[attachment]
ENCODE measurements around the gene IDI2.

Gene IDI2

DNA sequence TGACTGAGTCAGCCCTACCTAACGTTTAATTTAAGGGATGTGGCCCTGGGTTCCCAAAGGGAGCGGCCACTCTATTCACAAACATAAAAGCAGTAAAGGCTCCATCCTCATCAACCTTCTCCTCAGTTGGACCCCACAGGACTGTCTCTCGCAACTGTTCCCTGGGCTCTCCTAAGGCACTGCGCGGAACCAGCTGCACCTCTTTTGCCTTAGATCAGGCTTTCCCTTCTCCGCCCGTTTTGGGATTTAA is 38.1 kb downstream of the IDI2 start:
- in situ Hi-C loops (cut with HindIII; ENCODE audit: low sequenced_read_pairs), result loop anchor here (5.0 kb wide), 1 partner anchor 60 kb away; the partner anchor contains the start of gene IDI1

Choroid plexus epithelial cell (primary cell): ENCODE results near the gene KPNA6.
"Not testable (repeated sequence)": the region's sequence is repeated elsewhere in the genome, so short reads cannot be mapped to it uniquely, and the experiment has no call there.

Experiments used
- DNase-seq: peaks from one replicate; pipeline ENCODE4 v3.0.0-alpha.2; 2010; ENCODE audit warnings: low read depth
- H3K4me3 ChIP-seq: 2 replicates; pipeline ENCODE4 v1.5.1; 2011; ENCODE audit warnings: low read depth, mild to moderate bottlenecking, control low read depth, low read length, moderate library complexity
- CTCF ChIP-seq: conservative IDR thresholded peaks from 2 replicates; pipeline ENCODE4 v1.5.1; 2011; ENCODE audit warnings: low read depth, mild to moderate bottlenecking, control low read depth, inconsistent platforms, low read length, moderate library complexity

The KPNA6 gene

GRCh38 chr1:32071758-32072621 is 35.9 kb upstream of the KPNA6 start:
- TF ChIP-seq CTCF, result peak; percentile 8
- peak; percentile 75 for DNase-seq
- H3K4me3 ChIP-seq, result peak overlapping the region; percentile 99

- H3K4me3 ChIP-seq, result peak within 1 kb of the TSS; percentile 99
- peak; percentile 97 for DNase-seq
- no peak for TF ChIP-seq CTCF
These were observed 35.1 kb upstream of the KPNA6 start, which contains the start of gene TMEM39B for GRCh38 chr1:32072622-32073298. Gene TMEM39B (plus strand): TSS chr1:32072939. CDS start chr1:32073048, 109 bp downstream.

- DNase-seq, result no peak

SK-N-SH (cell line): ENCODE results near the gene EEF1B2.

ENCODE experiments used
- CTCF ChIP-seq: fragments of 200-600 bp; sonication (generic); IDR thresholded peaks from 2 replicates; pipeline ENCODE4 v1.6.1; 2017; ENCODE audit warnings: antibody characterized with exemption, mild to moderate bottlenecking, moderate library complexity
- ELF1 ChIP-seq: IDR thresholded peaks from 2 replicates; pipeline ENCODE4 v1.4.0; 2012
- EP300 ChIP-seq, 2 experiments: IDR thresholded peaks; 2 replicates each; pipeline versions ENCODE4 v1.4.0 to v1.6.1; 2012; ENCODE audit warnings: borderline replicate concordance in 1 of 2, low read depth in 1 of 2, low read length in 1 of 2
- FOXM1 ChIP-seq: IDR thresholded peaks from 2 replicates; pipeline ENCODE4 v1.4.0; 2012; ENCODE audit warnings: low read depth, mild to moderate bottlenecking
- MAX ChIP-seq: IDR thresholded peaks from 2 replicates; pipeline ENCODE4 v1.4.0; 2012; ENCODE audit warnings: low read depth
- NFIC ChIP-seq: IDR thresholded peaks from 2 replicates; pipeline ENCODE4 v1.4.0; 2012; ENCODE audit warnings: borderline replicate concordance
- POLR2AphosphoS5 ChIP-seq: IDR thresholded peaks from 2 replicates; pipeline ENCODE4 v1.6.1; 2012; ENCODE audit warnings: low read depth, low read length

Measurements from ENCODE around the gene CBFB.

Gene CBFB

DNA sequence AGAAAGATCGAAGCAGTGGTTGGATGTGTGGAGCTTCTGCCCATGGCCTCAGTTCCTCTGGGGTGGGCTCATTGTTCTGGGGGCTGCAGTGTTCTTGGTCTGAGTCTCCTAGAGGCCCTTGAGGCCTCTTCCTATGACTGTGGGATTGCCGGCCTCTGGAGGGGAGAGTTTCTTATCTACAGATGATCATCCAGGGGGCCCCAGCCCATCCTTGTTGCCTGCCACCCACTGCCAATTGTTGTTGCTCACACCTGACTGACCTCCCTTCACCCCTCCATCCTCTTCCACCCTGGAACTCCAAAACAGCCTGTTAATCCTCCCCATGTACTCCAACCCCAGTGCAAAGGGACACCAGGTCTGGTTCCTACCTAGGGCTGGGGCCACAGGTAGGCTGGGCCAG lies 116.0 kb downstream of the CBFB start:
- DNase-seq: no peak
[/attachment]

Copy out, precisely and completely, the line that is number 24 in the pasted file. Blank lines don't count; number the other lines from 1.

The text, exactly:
- ELF1 ChIP-seq: IDR thresholded peaks from 2 replicates; pipeline ENCODE4 v1.4.0; 2012